Despite the popularity of 4k with TVs, not everyone wants a 4k monitor. That doesn't necessarily mean you should be stuck with a low-resolution 1080p screen. A resolution of 1440p (also known as Quad-HD) strikes a great balance between 1080p and 4k. For medium-sized screens, 1440p delivers enough pixel density to see more details, but it doesn't require a significantly more powerful computer for decent gaming performance.
We've reviewed 34 monitors with a 2560x1440 or 3440x1440 resolution, and below are our recommendations for the best 2k monitors available to purchase in 2019. See also our recommendations for the best 1440p 144hz monitors and the best 1440p gaming monitors.
The Gigabyte Aorus AD27QD is the best 1440p monitor we've tested so far. It's a versatile 1440p monitor with a great design, decent picture quality, and outstanding motion handling. It has an impressive selection of additional features, including a unique active noise cancelling feature, so your teammates hear only your voice, and not the surrounding noise.
The Aorus AD27QD supports AMD's FreeSync variable refresh rate technology, for a nearly tear-free gaming experience. It has wide viewing angles, great for co-op gaming. It has an excellent response time, resulting in extremely clear motion with very little blur behind fast-moving objects, and it has an optional black frame insertion (BFI) feature for even clearer motion, although this can't be used at the same time as FreeSync.
Unfortunately, like most IPS monitors, the Aorus AD27QD doesn't look as good in a dark room, as it has a low contrast ratio and bad black uniformity. Overall, though, it's a great monitor for almost any use.
If you have an NVIDIA graphics card, the ASUS ROG Swift PG279QZ is the best G-SYNC 1440p monitor we've tested so far. The PG279QZ is almost as good as the Aorus AD27QD, but it doesn't support HDR, and it's quite as bright, although this shouldn't be an issue for most people. The PG279QZ has an optional factory overclock though, delivering slightly better motion handling.
Overall, the Gigabyte Aorus AD27QD is slightly more versatile, so it's the better choice for most people, but if you want to get the most out of your NVIDIA graphics card, the ASUS ROG Swift PG279QZ is the best G-SYNC alternative.
The LG 34GK950F-B is the best ultrawide 1440p monitor that we've tested so far. It's a great monitor for almost any use, with an excellent response time, low input lag, and outstanding gradient handling. The wide-format screen is great for multitasking, but it doesn't support picture-in-picture or picture-by-picture, so you can only work from one source at a time.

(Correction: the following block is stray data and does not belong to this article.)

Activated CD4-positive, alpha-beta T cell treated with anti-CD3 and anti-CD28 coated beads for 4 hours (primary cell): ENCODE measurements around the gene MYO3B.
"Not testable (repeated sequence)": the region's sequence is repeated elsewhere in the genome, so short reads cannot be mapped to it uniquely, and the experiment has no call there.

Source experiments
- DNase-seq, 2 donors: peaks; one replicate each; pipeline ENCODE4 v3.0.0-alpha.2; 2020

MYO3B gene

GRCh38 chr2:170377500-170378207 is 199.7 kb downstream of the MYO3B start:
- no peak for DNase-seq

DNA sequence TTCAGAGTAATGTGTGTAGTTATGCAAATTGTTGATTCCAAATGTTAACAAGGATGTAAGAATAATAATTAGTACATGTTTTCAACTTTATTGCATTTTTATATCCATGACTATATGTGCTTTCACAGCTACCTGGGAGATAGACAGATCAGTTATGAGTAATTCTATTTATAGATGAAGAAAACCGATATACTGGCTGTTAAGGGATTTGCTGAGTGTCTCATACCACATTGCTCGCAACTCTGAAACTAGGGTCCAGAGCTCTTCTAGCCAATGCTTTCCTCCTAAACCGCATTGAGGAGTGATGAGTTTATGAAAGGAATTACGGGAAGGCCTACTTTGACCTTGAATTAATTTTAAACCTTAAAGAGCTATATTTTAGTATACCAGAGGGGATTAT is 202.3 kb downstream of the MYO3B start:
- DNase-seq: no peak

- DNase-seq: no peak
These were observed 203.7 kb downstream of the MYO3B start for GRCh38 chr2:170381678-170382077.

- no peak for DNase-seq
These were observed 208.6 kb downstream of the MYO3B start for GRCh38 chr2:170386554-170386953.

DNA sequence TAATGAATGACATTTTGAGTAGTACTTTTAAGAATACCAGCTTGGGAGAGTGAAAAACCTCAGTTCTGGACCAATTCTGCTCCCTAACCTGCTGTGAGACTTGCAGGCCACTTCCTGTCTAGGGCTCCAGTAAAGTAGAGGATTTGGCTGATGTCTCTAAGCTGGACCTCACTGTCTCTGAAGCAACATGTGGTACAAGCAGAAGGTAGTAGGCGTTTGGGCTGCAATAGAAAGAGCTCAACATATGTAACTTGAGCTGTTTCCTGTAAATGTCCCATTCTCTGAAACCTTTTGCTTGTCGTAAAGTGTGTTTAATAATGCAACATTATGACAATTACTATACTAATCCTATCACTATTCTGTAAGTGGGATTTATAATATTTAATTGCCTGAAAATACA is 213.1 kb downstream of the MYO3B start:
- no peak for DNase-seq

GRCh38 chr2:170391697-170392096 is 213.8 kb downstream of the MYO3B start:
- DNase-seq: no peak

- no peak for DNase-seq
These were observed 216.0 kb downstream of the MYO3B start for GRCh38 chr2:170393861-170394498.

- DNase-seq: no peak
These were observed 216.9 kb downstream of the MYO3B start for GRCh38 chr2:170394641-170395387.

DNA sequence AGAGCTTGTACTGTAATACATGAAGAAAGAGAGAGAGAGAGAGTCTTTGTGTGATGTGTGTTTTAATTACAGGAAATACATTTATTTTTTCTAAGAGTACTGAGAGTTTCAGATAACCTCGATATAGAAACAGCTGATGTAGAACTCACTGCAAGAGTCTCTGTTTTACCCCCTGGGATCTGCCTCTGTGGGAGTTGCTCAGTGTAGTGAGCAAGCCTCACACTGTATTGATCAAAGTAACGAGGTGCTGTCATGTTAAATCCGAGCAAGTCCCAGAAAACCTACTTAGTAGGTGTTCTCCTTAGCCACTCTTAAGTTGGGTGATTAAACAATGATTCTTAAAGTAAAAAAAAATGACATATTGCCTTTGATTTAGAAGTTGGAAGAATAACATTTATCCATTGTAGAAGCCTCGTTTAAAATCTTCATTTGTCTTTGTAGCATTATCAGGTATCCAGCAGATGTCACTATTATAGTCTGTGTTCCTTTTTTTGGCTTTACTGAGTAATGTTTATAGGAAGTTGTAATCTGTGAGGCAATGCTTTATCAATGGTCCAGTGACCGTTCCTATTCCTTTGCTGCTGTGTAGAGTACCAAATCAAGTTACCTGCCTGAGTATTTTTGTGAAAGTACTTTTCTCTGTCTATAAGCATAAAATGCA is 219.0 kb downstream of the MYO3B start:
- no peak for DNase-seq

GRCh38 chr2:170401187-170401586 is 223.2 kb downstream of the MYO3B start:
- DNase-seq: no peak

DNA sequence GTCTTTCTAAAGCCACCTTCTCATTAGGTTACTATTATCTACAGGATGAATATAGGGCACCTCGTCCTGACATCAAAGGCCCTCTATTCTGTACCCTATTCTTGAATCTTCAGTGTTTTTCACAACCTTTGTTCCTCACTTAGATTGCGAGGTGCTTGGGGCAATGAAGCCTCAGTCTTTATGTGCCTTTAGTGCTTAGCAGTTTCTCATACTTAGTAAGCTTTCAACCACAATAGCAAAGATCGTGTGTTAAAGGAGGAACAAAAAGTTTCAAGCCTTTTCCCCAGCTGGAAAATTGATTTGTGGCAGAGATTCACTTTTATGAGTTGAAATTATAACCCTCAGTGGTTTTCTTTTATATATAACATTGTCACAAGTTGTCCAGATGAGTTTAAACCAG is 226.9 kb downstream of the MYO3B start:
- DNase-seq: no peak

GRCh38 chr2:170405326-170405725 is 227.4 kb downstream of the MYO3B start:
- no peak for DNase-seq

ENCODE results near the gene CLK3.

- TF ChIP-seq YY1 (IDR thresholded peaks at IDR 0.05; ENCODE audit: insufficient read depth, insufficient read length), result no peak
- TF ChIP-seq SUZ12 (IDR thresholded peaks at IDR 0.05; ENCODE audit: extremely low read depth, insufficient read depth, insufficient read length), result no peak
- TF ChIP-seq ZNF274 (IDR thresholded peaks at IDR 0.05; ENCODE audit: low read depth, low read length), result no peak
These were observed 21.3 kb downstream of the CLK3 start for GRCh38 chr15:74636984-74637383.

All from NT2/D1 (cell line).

It's also a great gaming monitor, with flicker-free backlight and optional black frame insertion feature. It supports AMD's FreeSync variable refresh rate technology, for a nearly tear-free gaming experience, even when connected to a recent NVIDIA graphics card. The wide-format aspect ratio delivers a more immersive gaming experience, but combined with the curved screen, it can take some getting used to.
Unfortunately, like most IPS monitors, the image doesn't look as good in a dark room, as it has a low contrast ratio and bad black uniformity. Overall, though, it's a great 1440p monitor for almost any use.
If the LG 34GK950F-B is too expensive for you, the Dell U3417W is a cheaper alternative. It isn't as advanced as the LG, though, as it doesn't support HDR and has limited gaming features. It's a decent monitor for most uses, with wide viewing angles and great accuracy out-of-the-box. Like the 43GK950F-B, it's great for multitasking, as it has a great amount of screen real-estate to work with. Unlike the LG, it supports picture-in-picture and picture-by-picture, so you can easily work from multiple sources at once.
Overall, the LG 34GK950F-B is the best ultrawide 1440p monitor we've tested so far, but if it's too expensive, the Dell U3417W is a decent alternative.
The Dell U2518D is the best budget 1440p monitor that we've tested so far. This versatile 25", 1440p monitor delivers good overall picture quality, with wide viewing angles and great peak brightness. It has a simple design that looks great in any setting, and the stand has great ergonomics, perfect if you're buying multiple monitors to equip an entire office.
It's a versatile monitor, but it lacks some of the more advanced features typically found on higher-end monitors. It has a maximum 60Hz refresh rate, which may disappoint more serious gamers, and it doesn't support any VRR technologies like FreeSync or G-SYNC. It has a good selection of inputs, including a built-in USB hub.
Unfortunately, although it supports HDR, there isn't much benefit to using it, as it can't get very bright in HDR and can't display a wide color gamut. Overall, though, this is a very good monitor for a variety of uses, and it should please most budget shoppers.
If you want better gaming performance on a budget, check out the AOC AGON AG271QC instead. This monitor is a bit less versatile than the Dell U2518D, as it has worse viewing angles and doesn't support HDR, but it's a much better gaming monitor. It supports FreeSync, for a nearly tear-free gaming experience, and it has a much faster response time and less input lag.
Overall, the Dell U2518D is the best budget 1440p we've tested so far, but if you want something with better gaming performance, the AOC AGON AG271QC might be a better choice.
Our recommendations are based on what we think are the best 2k monitors currently available. They are adapted to be valid for most people, in each price range. Rating is based on our review, factoring in price and feedback from our visitors.
If you would prefer to make your own decision, here is the list of all of our monitor reviews. Be careful not to get too caught up in the details. Most monitors are good enough to please most people, and the things we fault monitors on are often not noticeable unless you really look for them.